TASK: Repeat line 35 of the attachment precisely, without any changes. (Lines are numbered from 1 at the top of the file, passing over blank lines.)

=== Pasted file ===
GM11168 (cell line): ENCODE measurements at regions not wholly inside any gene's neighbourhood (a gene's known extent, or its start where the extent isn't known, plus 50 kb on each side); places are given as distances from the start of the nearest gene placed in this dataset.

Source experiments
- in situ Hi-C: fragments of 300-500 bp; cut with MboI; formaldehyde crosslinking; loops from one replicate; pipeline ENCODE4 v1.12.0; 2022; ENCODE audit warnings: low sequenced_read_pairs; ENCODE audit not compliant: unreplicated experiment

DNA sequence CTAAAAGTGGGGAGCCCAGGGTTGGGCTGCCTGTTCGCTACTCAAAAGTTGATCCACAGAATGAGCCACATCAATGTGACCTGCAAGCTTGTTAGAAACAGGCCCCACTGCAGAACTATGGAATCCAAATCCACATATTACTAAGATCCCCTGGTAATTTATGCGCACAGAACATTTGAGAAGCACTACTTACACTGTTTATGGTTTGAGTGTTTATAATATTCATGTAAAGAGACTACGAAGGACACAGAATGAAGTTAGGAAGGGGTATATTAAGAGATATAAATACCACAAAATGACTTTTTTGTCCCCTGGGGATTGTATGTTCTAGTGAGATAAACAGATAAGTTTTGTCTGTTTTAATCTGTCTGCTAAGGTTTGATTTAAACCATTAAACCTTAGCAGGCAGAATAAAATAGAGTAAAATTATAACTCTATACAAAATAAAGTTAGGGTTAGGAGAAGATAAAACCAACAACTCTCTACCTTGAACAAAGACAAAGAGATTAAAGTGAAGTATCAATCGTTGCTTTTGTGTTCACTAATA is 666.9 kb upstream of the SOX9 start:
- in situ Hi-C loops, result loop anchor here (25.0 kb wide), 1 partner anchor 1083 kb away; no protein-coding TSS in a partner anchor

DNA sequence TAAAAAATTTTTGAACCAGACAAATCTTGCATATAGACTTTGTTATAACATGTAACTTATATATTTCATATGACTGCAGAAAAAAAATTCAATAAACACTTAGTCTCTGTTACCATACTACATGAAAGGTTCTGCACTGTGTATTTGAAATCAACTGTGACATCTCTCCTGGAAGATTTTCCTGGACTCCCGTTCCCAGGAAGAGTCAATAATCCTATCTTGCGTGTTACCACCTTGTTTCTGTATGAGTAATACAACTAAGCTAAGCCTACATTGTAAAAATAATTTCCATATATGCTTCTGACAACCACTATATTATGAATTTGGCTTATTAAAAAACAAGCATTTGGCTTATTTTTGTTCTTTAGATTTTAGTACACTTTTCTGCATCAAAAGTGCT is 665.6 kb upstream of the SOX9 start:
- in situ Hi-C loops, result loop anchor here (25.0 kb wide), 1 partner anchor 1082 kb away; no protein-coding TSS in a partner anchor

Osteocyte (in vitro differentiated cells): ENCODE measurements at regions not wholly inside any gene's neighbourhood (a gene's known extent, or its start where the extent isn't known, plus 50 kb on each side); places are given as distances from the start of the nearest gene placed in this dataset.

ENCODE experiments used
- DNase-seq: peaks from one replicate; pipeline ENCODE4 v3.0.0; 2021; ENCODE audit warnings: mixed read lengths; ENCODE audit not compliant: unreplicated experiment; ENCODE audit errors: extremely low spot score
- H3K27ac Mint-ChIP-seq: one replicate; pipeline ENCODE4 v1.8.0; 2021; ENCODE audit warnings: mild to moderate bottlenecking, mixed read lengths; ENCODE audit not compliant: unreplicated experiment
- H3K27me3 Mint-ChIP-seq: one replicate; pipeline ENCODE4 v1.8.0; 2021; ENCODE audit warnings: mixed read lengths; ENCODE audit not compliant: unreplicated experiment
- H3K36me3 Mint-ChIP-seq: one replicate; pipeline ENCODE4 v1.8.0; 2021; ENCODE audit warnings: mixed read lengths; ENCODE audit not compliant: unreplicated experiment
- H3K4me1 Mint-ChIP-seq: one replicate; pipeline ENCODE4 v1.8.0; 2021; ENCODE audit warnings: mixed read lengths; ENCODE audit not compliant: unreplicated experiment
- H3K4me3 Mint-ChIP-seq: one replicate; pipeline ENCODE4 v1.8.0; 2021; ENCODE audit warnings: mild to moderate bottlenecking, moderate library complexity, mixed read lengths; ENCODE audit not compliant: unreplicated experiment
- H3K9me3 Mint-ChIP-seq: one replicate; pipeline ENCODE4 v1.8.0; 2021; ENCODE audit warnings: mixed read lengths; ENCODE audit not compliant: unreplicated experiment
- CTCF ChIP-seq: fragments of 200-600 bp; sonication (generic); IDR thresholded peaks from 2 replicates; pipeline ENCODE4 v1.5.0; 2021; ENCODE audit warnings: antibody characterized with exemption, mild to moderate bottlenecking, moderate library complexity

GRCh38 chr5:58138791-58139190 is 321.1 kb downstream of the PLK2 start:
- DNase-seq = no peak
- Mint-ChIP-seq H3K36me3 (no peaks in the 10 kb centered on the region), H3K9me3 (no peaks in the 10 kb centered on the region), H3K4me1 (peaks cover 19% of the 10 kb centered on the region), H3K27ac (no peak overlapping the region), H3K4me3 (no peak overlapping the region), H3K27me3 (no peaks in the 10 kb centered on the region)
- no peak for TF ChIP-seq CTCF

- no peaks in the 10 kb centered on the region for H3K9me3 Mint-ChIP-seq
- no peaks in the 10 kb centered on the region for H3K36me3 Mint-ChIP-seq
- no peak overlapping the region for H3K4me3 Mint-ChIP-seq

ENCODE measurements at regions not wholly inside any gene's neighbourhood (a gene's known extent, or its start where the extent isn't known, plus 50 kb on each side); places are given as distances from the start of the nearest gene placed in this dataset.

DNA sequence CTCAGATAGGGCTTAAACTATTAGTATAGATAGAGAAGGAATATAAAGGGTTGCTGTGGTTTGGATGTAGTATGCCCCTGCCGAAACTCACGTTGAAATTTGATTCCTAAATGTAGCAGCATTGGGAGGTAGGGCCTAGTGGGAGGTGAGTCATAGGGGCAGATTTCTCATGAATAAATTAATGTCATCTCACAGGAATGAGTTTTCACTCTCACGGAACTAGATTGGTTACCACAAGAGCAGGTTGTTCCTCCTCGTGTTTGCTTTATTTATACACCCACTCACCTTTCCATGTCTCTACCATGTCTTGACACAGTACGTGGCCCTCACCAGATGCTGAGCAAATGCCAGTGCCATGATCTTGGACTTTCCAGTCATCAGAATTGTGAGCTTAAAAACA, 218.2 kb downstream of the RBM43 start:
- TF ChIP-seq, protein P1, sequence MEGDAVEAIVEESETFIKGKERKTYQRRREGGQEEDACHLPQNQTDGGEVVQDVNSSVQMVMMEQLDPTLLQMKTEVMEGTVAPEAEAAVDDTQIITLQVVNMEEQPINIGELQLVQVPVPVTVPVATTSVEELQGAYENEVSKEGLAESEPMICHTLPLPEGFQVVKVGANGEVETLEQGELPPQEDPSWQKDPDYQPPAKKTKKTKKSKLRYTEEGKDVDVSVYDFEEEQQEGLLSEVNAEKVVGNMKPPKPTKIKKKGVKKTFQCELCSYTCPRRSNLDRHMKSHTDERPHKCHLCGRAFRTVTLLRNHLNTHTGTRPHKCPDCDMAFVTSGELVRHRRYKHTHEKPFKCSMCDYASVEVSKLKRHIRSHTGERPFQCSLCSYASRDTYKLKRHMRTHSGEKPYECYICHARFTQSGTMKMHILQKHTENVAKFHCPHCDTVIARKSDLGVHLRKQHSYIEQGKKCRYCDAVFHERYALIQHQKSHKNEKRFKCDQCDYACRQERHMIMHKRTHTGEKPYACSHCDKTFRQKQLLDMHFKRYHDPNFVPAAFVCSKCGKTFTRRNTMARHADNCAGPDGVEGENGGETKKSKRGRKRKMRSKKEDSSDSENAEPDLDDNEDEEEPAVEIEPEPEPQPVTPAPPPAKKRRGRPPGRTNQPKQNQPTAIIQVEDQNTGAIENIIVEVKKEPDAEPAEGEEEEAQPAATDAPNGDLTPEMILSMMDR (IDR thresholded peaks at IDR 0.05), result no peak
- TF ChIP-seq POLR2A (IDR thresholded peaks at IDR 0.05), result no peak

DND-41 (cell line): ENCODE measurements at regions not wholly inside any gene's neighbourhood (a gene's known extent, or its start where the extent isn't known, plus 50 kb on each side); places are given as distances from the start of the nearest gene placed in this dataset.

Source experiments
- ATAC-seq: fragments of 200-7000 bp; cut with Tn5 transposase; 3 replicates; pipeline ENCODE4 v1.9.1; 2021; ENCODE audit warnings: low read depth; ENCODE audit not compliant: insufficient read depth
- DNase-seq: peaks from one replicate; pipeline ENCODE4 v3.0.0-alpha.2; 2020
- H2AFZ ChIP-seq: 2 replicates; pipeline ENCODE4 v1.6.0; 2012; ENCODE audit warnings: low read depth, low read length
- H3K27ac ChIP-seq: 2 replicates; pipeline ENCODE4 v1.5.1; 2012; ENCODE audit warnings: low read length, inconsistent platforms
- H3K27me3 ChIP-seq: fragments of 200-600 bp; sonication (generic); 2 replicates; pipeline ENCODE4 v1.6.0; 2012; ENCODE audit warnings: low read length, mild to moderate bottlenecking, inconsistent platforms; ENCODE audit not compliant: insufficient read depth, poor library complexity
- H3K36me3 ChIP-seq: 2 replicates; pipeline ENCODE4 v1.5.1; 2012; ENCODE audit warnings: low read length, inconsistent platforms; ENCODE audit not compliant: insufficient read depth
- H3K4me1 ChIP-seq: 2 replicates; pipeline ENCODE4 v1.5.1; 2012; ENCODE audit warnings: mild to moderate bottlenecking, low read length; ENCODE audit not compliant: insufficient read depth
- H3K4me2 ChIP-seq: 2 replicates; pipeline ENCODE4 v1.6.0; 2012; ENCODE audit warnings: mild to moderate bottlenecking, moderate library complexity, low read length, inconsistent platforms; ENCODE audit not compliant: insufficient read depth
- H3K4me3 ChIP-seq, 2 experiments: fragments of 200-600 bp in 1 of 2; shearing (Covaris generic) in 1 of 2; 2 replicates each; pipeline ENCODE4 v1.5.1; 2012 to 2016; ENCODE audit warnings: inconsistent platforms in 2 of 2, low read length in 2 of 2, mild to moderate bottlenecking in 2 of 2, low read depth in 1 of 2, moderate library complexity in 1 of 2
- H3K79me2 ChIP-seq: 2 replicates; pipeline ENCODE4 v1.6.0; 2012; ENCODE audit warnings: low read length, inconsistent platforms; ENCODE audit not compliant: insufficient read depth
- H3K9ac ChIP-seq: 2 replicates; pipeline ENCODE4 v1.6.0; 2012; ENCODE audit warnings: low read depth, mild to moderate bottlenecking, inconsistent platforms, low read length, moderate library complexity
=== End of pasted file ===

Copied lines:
- H3K27me3 ChIP-seq: fragments of 200-600 bp; sonication (generic); 2 replicates; pipeline ENCODE4 v1.6.0; 2012; ENCODE audit warnings: low read length, mild to moderate bottlenecking, inconsistent platforms; ENCODE audit not compliant: insufficient read depth, poor library complexity